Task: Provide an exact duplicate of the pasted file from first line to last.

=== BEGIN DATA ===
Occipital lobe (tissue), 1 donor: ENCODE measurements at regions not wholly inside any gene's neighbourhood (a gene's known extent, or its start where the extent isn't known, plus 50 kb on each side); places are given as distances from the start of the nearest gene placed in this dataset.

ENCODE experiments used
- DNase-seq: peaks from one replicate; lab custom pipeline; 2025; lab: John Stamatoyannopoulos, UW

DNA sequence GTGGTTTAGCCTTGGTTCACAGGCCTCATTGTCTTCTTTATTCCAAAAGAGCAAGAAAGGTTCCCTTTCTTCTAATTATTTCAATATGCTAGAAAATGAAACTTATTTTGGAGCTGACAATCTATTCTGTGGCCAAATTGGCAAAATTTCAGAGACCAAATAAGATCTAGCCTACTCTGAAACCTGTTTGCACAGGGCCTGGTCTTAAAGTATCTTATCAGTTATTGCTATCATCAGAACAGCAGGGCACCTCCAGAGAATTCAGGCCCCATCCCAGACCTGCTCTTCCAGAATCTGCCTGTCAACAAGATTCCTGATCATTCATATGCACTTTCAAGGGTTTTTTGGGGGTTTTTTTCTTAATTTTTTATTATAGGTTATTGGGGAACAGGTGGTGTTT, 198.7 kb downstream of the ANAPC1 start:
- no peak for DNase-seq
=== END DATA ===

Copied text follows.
Occipital lobe (tissue), 1 donor: ENCODE measurements at regions not wholly inside any gene's neighbourhood (a gene's known extent, or its start where the extent isn't known, plus 50 kb on each side); places are given as distances from the start of the nearest gene placed in this dataset.

ENCODE experiments used
- DNase-seq: peaks from one replicate; lab custom pipeline; 2025; lab: John Stamatoyannopoulos, UW

DNA sequence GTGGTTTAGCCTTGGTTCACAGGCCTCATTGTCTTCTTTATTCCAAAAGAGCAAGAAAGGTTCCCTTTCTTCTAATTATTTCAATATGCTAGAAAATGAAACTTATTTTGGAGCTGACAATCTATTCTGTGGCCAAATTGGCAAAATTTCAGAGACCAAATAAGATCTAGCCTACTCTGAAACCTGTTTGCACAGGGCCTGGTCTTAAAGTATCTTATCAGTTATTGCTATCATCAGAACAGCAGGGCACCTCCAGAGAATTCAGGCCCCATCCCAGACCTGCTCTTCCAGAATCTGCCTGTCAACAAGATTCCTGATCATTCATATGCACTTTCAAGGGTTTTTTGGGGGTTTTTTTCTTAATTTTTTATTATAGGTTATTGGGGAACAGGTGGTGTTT, 198.7 kb downstream of the ANAPC1 start:
- no peak for DNase-seq